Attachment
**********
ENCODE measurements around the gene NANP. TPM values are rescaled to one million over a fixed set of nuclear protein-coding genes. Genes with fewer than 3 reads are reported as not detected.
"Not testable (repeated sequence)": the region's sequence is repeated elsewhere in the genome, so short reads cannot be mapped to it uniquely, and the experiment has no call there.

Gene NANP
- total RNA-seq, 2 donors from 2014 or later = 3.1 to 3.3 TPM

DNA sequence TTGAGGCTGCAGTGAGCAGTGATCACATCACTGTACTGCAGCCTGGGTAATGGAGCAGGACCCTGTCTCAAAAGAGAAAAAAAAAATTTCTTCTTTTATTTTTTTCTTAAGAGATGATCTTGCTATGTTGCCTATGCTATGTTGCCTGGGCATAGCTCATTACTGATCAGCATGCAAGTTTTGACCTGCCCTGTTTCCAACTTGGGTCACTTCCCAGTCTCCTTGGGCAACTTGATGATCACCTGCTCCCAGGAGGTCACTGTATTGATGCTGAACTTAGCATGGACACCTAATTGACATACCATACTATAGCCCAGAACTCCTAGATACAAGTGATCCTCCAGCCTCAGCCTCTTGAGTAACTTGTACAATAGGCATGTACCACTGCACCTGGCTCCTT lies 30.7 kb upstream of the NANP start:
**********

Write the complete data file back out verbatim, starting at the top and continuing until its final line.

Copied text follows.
ENCODE measurements around the gene NANP. TPM values are rescaled to one million over a fixed set of nuclear protein-coding genes. Genes with fewer than 3 reads are reported as not detected.
"Not testable (repeated sequence)": the region's sequence is repeated elsewhere in the genome, so short reads cannot be mapped to it uniquely, and the experiment has no call there.

Gene NANP
- total RNA-seq, 2 donors from 2014 or later = 3.1 to 3.3 TPM

DNA sequence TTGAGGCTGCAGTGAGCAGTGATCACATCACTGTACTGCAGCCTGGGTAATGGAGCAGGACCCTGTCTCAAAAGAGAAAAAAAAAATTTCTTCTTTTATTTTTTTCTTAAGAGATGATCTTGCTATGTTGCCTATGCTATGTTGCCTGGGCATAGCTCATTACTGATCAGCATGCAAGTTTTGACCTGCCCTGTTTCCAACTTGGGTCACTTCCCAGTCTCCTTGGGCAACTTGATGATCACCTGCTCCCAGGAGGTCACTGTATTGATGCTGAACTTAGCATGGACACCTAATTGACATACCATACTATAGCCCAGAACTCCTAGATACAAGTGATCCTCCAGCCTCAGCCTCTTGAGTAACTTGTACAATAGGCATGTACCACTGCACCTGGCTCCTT lies 30.7 kb upstream of the NANP start: